Hoping for the Best, Preparing for the Worst
By Jonathan Springston, Associate Managing Editor, AHC Media
After wearing down colleagues with a marathon filibuster, several Democratic senators convinced Republican leadership to hold votes on Thursday on two pieces of gun control legislation, days after another mass shooting that led the American Medical Association to declare gun violence “a public health crisis.”
Senators will decide whether to ban licenses to those who appear on the federal government's terrorist watch list and whether to require background checks at gun shows and for online gun sales.
Meanwhile, the healthcare industry continues preparing for future tragedies. The American College of Emergency Physicians (ACEP) President Jay Kaplan offered condolences to the victims of the Orlando, FL, shooting and pledged to expand his group’s preparation efforts.
“In January of this year, ACEP approved the creation of the multidisciplinary High Threat Emergency Casualty Care Task Force dedicated to understanding, tracking, and responding most effectively to mass casualty incidents of this kind. Since the inception of the specialty, emergency physicians have been on the front lines in the prehospital environment and in our nation's emergency departments, responding to incidents of violent mass casualty, such as this one,” he said in a statement. “As a specialty, we will continue to lead and to collaborate with partners across the emergency response continuum, in efforts aimed at reducing potentially preventable deaths and disability due to these horrific attacks.”
Kaplan later noted many EDs and level 1 trauma centers are staffed to handle patients injured in severe car accidents or one or two gunshot victims at a time, rather than dozens of patients who present with quite severe gunshot wounds.
“We need to better understand how to take care of these patients,” Kaplan said during a video interview. “The battlefield has been brought to our communities.”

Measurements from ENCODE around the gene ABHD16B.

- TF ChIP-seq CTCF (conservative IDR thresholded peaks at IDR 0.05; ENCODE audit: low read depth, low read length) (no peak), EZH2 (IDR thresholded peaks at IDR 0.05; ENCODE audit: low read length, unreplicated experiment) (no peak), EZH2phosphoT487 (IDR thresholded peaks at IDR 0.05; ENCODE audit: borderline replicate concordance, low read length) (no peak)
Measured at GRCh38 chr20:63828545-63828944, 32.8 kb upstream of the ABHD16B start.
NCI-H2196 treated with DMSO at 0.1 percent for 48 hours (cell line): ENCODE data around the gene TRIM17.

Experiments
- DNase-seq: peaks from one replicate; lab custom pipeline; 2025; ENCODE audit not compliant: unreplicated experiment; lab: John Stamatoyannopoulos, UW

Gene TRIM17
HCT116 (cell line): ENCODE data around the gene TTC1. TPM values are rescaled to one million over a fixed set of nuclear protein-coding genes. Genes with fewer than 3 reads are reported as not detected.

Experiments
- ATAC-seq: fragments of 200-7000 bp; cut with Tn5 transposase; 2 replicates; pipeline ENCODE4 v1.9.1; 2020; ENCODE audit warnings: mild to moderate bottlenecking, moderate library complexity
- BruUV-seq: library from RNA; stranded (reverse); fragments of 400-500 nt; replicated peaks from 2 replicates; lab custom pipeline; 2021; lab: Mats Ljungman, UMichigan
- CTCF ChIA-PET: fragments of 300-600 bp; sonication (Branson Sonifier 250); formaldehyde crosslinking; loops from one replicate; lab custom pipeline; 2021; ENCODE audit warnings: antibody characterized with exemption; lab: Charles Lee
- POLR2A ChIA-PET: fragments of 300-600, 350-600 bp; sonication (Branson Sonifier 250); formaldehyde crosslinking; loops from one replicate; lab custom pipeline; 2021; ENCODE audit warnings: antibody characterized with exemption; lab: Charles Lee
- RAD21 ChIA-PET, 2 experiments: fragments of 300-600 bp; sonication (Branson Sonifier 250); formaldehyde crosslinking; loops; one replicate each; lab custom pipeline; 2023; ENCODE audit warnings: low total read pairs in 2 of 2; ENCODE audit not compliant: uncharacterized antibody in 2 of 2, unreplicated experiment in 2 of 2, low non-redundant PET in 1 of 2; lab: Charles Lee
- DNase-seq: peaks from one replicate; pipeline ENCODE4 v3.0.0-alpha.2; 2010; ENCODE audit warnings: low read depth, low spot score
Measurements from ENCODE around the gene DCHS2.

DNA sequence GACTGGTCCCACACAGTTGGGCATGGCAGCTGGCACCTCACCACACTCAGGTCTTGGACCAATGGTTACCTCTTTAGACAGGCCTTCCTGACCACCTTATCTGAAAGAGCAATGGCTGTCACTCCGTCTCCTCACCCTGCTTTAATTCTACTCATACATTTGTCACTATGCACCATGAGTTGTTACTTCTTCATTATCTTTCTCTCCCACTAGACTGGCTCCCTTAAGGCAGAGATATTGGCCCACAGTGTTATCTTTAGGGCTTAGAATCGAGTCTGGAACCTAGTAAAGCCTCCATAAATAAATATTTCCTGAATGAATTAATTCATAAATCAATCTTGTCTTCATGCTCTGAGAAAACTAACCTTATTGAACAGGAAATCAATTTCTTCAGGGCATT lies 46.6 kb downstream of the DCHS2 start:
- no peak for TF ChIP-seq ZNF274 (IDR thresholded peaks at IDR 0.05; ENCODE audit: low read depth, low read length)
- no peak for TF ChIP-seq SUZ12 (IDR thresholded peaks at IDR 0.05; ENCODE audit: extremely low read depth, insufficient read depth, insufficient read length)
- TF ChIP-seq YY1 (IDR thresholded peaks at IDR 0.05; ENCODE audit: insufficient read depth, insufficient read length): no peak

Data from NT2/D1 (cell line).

As Congress debates gun restrictions, the conversation continues on mental health, as plenty suggest this, rather than more gun control, is the answer to preventing future tragedies. ACEP applauded the House Energy and Commerce Committee this week for its passage of a bill that would provide more resources for patients with serious mental illness.
“This legislation is a critical step to helping the millions of people who come to emergency departments with psychiatric emergencies because of the severe shortages of mental health resources in the United States," Kaplan said in a statement. "The nation desperately needs to establish policies and programs for individuals with serious mental illness, as well as provide sufficient resources.”
The February issue of ED Legal Letter explored from various angles the legal risks of treating psychiatric patients. The cover story investigated such risks for emergency physicians who care for a patient who goes on to commit a mass shooting. From the issue:
The challenges of psychiatric assessment in EDs typically reflect system problems, says Richard J. Bonnie, director of the University of Virginia School of Law’s Institute of Law, Psychiatry, and Public Policy.
“That is clearly true of psychiatric boarding due to delays in obtaining the necessary psychiatric assessment or in locating an acute care bed or alternative placement for stabilizing the patient’s psychiatric condition,” Bonnie says.
For a patient whose main presentation is a psychiatric crisis, Bonnie says an ED often is a clinically unsuitable location and exacerbates the patient’s psychiatric problems. The challenge is to facilitate access to alternative locations for such assessments, he says, such as separate facilities for psychiatric emergency services and crisis stabilization units.
“A very high policy priority, especially in a state with large rural areas, is removing impediments to tele-psychiatric assessments,” Bonnie says.